Page images

Why nonsense escapes so often being detected.

priety serve for the demonstration not only of a property of all equilateral triangles, but of a property of all isosceles triangles, or even of a property of all triangles whatever. Nay, so perfectly is this matter understood, that if the demonstrator in any part should recur to some property, as to the length of a side, belonging to the particular figure he hath constructed, but not essential to the kind mentioned in the proposition, and which the particular figure is solely intended to represent, every intelligent observer would instantly detect the fallacy. So entirely for all the purposes of science doth a particular serve for a whole species or genus. Now, why one visible individual, or, in the style of the above-mentioned author, why a particular idea of sight, should, in our reasonings, serve, without the smallest inconvenience, as a sign for an infinite number, and yet one conceivable individual, or a particular idea of imagination, should not be adapted to answer the same end, it will, I imagine, be utterly impossible to say.

THERE is, however, a considerable difference in kind between such signs as these, and the words of a language. Amongst all the individuals of a species, or even of the most extensive genus, there is still a natural connection, as they agree in the specific or generic character. But the connection that subsisteth between words and things is, in its origin, arbitrary. Yet the difference in the effect is not so considerable as one would be apt to imagine. In neither case is it the

Sect. I. The nature and power of signs in speaking and thinking.

matter, if I may be allowed the expression, but the power of the sign that is regarded by the mind. We find that, even in demonstrative reasonings, signs of the latter kind, or mere symbols, may be used with as much clearness and success as can be conferred by natural signs. The operations both of the algebraist and of the arithmetician are strictly of the nature of demonstration. The one employs as signs the letters of the alphabet, the other certain numerical characters. In neither of these arts is it necessary to form ideas of the quantities and sums signified; in some instances it is even impossible, yet the equations and calculations resulting thence are not the less accurate and convincing. So much for the nature and power of artificial signs.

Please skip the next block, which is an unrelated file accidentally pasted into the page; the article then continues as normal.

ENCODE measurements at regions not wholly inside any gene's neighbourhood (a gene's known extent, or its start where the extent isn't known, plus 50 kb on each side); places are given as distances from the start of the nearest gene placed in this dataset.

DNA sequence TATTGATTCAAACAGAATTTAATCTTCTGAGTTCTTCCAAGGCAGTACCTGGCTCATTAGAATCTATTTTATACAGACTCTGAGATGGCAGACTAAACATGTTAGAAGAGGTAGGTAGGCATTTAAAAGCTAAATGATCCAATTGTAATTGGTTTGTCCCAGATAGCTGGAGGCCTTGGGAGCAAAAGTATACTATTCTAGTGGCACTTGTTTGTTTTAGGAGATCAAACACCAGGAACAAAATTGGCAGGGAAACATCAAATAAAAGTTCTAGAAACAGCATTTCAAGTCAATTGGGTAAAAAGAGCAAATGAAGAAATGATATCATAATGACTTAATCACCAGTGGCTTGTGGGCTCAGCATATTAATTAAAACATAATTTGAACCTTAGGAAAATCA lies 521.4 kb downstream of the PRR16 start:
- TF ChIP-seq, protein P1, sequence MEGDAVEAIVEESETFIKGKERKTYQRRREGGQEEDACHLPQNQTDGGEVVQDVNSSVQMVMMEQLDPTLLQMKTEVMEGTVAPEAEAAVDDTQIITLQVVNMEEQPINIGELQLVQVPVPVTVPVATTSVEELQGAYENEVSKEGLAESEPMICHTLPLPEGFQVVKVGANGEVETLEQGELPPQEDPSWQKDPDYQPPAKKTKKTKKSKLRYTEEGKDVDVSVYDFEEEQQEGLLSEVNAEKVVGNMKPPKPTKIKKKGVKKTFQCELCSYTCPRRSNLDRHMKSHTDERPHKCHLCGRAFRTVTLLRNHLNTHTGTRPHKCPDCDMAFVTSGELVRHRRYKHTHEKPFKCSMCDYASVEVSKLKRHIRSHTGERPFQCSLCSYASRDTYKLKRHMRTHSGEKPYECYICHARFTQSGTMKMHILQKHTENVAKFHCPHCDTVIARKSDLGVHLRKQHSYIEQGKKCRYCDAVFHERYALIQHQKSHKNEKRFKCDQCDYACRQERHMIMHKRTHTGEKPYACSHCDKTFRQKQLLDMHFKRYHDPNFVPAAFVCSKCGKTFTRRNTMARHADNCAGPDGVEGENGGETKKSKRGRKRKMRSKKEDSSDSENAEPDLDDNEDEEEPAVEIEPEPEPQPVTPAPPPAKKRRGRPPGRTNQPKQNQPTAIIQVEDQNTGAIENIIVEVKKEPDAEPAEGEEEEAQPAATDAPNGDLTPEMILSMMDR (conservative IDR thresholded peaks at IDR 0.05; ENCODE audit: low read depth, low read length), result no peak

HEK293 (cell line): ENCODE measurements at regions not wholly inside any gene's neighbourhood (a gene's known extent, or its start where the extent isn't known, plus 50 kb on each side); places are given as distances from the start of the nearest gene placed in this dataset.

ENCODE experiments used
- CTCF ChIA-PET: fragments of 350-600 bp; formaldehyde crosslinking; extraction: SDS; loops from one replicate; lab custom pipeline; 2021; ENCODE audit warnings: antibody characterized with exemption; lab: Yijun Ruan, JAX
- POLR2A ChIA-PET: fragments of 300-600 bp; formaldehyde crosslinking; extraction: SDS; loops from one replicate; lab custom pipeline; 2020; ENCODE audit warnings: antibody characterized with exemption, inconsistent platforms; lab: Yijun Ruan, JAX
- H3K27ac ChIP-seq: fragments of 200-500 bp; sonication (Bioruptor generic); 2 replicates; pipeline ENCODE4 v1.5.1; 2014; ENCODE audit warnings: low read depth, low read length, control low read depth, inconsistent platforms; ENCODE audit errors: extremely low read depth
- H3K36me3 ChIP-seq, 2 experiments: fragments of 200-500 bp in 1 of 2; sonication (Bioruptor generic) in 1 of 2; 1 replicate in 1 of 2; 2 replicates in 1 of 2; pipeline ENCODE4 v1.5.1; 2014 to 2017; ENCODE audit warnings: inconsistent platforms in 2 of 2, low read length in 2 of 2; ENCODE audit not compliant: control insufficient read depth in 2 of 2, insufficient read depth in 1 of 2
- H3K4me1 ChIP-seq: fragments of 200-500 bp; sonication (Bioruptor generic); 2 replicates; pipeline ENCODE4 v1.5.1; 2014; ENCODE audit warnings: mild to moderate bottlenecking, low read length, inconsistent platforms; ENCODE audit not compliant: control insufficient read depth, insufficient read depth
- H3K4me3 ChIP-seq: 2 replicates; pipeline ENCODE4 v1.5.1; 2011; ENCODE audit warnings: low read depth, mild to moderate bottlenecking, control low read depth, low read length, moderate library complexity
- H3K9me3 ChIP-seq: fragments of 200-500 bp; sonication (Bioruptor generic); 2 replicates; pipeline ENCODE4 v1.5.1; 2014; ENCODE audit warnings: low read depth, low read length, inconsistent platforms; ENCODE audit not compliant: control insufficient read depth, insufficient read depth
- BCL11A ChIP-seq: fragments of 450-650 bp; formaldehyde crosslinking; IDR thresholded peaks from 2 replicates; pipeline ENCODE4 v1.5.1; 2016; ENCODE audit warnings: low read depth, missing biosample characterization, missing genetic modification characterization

PERHAPS I have said too much on this subject; for, on a review of what I have written, I am even apprehensive, lest some readers imagine, that, after quoting some examples of the unintelligible from others, I have thought fit to produce a very ample specimen of my own. Every subject, it is certain, is not equally susceptible of perspicuity; but there is a material difference between an obscurity which ariseth purely from the nature of the subject, and that which is chargeable upon the style. Whatever regards the analysis of the operations of the mind, which is quicker than lightning in all her energies, must in a great measure be abstruse and dark. Let then the dissatisfied reader deign to bestow on the foregoing observaVOL. II. G



Why nonsense so often escapes being detected.

tions a second perusal; and though after that he should be as much at a loss as before, the case may not be without remedy. Let him not therefore be discouraged from proceeding: there is still a possibility that the application of the principles, which Į have been attemping to develope, will reflect some light on them and if not, it is but a few minutes thrown away; for I do not often enter on such profound researches.

SECT. II....The application of the preceding principles.


Now, to apply this doctrine to the use for which it was introduced, let us consider how we can account by it for these phenomena, that a man of sense should sometimes write nonsense and not know it, and that a man of sense should sometimes read nonsense and imagine he understands it.